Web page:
Bird Song

Author: Morrow Brady

Meetings downtown were always a bore and as the driverless cab pulled up, I began mentally preparing for what lay ahead. I blackened the windows to stop the view of the street beggars and urban decay. They always brought me down.

“Good morning Sir. I’m Cabbie. 269 Market Street is that right?” A cheerful English accent rang out.

I acknowledged and reached for my phone to fill time.

“Sir, my recent upgrade means I can now offer additional services while we travel. Would you like to hear what they are?”

I pondered what services beyond transportation a driverless cab could offer until curiosity got the better of me.

“Sure, go ahead”

“I can offer casual chatter, cheeky banter or even an argument. We could have a deep and meaningful conversation or I could briefly psychoanalyze you. If you were here with your spouse, I could provide marriage counseling. And if your belief system bears sin, I can offer confession”

The last one took me by surprise.

“Confession?” I snapped. “How can a computer that drives be holy enough to listen, counsel and punish?”

Cabbie informs me its AI-based at headquarters had passed the Turing test and been awarded a digital soul. Confessions were a regular activity for many of the city inhabitants, and the privacy that a cab ride offers, suited them remarkably well. This was a marketing masterstroke aimed at broadening its income stream.

Confessions were never part of my upbringing. My awareness of them through media though had always piqued my interest and as I thought about what I could confess, I very quickly built up a rather large list.

“How much for a confession?” I queried.

“Fifty credits for 20 minutes Sir. Penance will be delivered upon completion of the confession”

I considered the burdensome weight I had carried for all these years and how some mental spring cleaning might lighten the load.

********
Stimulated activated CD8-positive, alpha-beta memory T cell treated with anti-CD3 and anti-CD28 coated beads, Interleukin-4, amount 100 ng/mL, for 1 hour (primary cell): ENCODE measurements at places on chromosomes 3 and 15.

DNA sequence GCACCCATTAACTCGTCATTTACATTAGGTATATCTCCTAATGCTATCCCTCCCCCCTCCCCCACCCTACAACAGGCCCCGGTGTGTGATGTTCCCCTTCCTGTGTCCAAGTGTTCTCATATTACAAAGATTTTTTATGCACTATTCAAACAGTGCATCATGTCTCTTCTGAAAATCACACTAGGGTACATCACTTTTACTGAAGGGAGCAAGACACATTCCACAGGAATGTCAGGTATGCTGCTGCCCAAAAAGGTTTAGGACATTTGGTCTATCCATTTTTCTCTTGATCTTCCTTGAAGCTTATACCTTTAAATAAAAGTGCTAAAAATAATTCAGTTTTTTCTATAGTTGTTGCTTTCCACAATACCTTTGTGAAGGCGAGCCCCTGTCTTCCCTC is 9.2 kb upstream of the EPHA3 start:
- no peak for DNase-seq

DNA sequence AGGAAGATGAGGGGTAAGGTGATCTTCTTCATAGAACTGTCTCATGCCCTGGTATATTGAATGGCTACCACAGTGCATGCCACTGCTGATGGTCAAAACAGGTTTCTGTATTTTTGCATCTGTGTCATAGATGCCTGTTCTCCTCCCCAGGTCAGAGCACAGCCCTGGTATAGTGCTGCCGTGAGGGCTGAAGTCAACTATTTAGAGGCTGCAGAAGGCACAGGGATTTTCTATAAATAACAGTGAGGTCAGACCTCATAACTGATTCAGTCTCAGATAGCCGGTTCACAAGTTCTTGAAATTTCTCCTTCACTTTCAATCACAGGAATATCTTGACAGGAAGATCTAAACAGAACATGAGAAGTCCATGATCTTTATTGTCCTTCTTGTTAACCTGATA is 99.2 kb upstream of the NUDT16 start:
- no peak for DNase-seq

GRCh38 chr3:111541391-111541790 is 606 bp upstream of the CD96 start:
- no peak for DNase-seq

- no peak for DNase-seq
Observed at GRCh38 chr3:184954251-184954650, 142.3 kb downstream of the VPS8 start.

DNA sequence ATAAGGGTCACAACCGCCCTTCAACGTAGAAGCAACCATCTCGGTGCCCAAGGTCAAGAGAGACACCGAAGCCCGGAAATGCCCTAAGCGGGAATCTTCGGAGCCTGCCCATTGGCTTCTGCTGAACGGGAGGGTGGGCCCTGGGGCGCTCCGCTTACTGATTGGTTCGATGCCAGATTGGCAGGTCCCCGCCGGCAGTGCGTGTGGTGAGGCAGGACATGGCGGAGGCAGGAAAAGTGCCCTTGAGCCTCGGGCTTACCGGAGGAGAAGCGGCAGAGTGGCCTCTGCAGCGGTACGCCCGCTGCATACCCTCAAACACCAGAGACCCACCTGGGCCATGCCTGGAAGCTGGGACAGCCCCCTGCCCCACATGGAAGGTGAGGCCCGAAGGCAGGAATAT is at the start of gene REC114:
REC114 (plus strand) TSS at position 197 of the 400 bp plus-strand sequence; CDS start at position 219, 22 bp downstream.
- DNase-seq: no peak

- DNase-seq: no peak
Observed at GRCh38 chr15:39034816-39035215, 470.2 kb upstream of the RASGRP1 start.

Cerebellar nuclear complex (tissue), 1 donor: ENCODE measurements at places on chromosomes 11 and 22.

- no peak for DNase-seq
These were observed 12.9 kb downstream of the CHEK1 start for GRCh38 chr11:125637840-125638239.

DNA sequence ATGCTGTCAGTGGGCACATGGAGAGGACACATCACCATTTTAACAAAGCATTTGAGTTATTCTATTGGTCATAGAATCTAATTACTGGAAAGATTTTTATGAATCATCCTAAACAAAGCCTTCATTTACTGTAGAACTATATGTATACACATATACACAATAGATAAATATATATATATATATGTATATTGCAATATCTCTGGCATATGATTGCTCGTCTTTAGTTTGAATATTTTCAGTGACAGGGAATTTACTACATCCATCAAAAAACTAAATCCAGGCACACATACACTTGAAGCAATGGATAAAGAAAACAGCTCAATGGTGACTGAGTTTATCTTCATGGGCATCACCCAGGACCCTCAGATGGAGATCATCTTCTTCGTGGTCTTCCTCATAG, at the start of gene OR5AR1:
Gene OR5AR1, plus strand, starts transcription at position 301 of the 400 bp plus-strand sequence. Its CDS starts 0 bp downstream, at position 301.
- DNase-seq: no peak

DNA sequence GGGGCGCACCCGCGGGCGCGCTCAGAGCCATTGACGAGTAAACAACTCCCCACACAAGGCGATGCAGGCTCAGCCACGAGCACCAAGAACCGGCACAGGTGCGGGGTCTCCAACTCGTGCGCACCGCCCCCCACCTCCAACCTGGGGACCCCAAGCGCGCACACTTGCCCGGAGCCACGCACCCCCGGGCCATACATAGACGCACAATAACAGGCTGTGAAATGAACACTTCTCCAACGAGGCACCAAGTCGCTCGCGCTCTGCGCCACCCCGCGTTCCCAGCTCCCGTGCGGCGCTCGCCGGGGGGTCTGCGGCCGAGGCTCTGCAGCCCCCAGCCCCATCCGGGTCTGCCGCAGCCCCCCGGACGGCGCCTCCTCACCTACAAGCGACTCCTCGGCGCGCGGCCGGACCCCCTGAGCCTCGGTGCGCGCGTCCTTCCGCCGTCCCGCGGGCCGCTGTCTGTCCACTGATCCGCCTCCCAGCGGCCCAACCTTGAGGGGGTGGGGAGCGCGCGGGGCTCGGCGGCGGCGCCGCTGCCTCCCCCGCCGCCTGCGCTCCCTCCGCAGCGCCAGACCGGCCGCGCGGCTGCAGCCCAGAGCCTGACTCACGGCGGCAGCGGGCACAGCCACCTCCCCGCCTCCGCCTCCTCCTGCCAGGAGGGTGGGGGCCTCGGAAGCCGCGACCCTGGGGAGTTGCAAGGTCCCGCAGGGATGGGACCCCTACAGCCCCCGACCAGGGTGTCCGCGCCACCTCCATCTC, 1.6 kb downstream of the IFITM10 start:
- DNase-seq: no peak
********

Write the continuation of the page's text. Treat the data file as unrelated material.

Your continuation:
I began confessing the trivial bad things I had done, like breaking a lover’s heart, wilful damage, greed and laziness. I worked through my younger years, easily slipping into buried memories of passion and hate. It made me feel better and Cabbie compassionately carried the discourse along with a stern but sympathetic tone.

Slowly I moved through my darker patches. The time just beyond youth when one is faced with adult issues and must respond in an adult manner. I had never been prepared for many of these situations, I often acted out irrationally. That time that I beat him so bad and had to leave for good in the dark of night. That drunken, drug-addled moment – lost in a strange city, with strangers as best friends egging me on to finish him off. I vanished there too with his wallet and car.

I was starting to run out of confessions and felt reborn. My mind had cleared. I felt fresh and new.

The cab had stopped and silence lingered.

“But what about my penance?” I pleaded. “I’ve given my confession. How should I make amends?”

The door of the cab unlocked. I refused to leave. My temper rising. I needed to be acknowledged. I needed my punishment to reset the system. As I lurched forward in anger, the door swiftly opened and a dark figure dragged me from the car. I scrambled to my feet, lashing out and ran free only to find four walls and no escape.

The sally port at the downtown police station was a secure space and the policeman who approached me took their time.

4 Comments

  1. Jae

    Oops. A fun extension of ‘talking to strangers’ into ‘talking to interconnected strangers’.

  2. djl

    Life’s fitful fever! Nicely told!

  3. SimonJM

    What’s that famous saying about minutes and suckers? 😉

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